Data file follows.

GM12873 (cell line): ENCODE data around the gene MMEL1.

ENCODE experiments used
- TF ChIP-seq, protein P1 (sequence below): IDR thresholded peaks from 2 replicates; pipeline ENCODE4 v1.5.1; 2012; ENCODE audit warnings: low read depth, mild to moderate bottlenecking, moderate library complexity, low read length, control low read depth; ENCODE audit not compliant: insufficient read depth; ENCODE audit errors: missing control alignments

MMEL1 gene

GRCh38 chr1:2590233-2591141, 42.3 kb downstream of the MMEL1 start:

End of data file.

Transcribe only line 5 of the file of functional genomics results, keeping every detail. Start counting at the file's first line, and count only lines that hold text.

GRCh38 chr1:2590233-2591141, 42.3 kb downstream of the MMEL1 start: